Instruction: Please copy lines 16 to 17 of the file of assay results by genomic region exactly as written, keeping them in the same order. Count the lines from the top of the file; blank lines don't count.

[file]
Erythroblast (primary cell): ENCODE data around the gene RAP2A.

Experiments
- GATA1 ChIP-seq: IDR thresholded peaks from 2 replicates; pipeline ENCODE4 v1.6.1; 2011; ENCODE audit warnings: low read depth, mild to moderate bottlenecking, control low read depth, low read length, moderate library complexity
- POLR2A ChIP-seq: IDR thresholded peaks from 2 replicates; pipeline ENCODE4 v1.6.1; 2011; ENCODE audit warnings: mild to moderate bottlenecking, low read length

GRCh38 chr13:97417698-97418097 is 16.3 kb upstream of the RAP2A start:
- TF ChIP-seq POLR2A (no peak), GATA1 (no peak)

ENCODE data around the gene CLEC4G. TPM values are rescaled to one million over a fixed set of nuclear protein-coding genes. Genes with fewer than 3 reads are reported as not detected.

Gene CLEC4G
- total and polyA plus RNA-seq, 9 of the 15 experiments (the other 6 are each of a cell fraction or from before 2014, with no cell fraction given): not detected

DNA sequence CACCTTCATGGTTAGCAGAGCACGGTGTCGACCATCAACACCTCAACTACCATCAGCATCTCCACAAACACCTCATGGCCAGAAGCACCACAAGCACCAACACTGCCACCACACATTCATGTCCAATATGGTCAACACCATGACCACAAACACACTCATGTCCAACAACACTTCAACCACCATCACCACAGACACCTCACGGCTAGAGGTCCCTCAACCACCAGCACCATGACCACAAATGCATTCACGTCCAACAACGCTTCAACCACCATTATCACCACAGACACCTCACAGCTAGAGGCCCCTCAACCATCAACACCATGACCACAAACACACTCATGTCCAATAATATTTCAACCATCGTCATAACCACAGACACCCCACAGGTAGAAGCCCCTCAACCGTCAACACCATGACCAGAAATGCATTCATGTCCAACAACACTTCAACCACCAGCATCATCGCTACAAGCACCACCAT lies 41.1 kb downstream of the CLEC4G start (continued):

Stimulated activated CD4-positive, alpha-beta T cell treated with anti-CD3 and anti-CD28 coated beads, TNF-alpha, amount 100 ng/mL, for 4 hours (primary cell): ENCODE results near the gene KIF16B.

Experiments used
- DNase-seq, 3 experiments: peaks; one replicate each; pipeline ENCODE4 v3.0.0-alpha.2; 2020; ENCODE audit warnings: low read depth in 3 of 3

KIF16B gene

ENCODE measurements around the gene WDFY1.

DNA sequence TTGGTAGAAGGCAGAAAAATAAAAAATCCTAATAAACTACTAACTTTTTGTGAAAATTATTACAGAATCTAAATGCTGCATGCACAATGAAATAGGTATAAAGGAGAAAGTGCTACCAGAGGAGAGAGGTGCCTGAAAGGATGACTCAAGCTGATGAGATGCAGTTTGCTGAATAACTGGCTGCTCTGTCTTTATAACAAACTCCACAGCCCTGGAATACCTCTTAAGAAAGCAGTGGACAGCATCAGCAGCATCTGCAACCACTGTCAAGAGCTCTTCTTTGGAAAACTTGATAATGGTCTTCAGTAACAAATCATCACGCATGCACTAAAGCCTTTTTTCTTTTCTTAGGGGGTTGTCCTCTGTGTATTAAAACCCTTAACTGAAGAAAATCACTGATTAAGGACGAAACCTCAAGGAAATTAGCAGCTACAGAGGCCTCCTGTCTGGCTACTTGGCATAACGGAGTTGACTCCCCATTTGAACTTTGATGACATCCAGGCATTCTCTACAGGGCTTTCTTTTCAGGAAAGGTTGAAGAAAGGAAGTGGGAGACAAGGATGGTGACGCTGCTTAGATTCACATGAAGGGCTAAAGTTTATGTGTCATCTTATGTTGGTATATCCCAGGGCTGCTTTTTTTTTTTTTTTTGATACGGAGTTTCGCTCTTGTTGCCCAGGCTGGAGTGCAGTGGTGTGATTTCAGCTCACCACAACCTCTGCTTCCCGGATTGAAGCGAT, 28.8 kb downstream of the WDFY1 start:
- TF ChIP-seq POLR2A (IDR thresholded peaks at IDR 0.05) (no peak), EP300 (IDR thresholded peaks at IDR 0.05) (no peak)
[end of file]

DNA sequence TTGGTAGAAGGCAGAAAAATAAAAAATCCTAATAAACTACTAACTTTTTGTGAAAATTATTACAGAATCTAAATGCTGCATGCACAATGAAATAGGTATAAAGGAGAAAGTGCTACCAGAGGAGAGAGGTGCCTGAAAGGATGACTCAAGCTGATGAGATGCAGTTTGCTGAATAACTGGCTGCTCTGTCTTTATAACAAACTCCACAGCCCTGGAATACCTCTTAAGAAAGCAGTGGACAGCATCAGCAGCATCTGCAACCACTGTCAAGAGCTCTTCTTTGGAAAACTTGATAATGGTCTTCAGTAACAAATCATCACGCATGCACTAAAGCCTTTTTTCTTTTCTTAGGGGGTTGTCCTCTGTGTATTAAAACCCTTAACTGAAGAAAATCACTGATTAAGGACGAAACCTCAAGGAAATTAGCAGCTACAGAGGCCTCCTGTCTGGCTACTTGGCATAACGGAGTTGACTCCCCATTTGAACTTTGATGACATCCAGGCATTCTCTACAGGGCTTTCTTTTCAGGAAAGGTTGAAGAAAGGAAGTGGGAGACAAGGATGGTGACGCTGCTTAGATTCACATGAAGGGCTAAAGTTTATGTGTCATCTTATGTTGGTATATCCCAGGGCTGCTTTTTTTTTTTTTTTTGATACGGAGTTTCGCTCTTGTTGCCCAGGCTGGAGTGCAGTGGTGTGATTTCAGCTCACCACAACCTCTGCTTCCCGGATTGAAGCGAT, 28.8 kb downstream of the WDFY1 start:
- TF ChIP-seq POLR2A (IDR thresholded peaks at IDR 0.05) (no peak), EP300 (IDR thresholded peaks at IDR 0.05) (no peak)